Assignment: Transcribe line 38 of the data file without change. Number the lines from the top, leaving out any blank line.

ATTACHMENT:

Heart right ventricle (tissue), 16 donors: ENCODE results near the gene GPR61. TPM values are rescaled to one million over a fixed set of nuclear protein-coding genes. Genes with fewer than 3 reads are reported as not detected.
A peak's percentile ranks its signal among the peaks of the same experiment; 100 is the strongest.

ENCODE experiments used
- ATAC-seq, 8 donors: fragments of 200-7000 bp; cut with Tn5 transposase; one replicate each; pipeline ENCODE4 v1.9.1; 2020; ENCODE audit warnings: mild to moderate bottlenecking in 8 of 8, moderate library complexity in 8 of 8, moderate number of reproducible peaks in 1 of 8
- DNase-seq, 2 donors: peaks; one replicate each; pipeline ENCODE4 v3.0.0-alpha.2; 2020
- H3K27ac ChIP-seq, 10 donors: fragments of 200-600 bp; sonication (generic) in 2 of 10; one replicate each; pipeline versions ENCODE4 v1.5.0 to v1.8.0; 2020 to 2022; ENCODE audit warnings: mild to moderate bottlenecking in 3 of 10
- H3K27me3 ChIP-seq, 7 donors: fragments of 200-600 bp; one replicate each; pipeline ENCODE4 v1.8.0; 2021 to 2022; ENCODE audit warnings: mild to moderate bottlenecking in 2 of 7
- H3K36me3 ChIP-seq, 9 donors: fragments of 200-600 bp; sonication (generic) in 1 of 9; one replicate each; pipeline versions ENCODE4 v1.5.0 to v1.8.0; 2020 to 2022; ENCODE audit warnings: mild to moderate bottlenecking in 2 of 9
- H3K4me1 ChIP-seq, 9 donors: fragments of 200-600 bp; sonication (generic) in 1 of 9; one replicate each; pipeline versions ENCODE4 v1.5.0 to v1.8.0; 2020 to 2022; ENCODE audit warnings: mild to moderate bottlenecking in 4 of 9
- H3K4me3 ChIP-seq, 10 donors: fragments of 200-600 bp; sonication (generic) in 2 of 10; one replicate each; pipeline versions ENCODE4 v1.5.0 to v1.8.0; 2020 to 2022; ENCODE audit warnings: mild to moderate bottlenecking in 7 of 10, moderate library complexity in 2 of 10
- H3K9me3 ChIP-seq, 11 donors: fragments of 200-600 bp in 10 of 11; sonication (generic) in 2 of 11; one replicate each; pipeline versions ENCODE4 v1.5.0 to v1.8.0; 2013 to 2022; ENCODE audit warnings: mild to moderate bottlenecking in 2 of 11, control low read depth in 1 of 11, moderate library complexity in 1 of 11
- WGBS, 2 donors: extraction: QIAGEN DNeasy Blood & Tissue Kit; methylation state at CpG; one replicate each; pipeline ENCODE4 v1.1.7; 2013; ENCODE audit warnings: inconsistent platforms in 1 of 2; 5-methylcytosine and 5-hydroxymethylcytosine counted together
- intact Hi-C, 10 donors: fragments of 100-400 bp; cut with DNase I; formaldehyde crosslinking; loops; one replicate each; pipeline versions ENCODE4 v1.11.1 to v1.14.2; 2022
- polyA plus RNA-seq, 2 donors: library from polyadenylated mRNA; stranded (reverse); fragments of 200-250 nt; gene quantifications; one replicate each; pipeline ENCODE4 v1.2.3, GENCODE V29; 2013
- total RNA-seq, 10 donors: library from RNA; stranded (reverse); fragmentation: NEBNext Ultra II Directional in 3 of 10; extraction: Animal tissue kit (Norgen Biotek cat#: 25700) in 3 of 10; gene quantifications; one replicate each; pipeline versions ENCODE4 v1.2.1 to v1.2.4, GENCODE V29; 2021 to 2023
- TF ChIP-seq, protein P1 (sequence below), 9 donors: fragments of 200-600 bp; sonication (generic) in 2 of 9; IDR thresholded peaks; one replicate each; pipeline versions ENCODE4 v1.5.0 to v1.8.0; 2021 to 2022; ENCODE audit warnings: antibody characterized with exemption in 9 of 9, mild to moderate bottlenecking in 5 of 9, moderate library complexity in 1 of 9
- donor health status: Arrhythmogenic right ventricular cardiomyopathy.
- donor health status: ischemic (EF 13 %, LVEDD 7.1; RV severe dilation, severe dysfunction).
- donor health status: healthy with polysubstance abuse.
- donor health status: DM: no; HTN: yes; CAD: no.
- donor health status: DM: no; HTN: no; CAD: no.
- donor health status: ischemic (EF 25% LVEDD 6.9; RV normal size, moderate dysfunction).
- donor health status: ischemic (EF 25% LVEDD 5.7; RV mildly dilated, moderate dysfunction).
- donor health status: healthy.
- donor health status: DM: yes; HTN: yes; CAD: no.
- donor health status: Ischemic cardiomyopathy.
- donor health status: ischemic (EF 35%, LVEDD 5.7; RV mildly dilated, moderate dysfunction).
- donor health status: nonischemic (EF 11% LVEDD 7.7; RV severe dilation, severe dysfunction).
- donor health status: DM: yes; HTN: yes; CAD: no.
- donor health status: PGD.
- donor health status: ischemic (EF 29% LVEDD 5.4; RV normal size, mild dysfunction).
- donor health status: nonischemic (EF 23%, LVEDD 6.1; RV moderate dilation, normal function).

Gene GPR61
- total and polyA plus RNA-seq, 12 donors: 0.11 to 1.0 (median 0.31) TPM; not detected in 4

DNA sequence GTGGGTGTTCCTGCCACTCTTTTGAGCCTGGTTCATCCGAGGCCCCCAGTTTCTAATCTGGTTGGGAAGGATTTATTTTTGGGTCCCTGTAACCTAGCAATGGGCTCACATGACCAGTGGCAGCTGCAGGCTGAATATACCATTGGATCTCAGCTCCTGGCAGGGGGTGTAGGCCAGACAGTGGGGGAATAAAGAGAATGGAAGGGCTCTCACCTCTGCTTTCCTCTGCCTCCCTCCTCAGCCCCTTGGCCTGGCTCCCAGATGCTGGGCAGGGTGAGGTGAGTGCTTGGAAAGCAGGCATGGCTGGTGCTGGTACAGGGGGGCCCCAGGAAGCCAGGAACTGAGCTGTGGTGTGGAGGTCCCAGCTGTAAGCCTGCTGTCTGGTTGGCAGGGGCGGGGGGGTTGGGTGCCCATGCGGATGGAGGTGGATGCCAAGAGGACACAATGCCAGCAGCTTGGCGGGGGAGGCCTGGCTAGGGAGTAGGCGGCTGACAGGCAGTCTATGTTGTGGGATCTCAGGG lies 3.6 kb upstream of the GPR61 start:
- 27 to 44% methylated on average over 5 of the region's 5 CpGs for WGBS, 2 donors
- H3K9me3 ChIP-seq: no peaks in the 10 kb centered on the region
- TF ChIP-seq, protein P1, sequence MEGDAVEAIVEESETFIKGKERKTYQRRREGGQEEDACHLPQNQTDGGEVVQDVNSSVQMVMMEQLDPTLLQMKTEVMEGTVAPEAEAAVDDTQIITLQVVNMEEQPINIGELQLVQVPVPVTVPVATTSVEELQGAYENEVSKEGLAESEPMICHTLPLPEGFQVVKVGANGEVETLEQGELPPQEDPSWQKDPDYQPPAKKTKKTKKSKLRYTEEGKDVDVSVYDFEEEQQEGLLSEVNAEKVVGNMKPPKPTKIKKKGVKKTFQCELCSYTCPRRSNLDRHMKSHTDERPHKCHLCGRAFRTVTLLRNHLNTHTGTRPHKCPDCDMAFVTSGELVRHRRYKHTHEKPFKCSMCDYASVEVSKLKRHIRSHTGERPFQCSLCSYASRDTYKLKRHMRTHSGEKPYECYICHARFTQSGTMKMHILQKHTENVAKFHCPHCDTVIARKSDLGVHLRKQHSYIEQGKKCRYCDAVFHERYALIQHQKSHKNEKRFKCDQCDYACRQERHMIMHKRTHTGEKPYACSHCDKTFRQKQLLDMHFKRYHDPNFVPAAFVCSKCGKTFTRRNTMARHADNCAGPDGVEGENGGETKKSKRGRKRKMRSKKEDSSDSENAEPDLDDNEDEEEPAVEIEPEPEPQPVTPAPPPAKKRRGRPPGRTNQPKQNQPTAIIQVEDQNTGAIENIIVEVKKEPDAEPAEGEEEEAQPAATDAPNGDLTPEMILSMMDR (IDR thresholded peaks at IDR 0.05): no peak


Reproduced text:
- TF ChIP-seq, protein P1, sequence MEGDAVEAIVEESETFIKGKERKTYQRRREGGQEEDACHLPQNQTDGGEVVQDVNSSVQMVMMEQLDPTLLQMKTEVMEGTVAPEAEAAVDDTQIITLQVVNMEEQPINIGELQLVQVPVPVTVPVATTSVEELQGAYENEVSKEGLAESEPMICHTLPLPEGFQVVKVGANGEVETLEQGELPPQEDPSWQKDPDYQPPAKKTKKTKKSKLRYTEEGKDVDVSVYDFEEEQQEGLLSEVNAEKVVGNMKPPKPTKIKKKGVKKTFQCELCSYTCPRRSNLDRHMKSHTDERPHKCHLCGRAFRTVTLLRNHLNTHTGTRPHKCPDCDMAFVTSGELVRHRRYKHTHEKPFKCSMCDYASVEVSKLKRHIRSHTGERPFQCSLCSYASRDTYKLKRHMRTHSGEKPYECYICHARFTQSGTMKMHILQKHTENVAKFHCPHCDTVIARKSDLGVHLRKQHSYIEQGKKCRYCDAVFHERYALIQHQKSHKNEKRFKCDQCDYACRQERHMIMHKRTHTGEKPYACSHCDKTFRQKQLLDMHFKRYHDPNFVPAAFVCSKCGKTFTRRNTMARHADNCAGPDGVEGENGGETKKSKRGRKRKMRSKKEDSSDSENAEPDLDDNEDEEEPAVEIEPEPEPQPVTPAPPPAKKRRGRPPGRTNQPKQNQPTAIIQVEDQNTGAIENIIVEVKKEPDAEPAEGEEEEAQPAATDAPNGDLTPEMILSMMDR (IDR thresholded peaks at IDR 0.05): no peak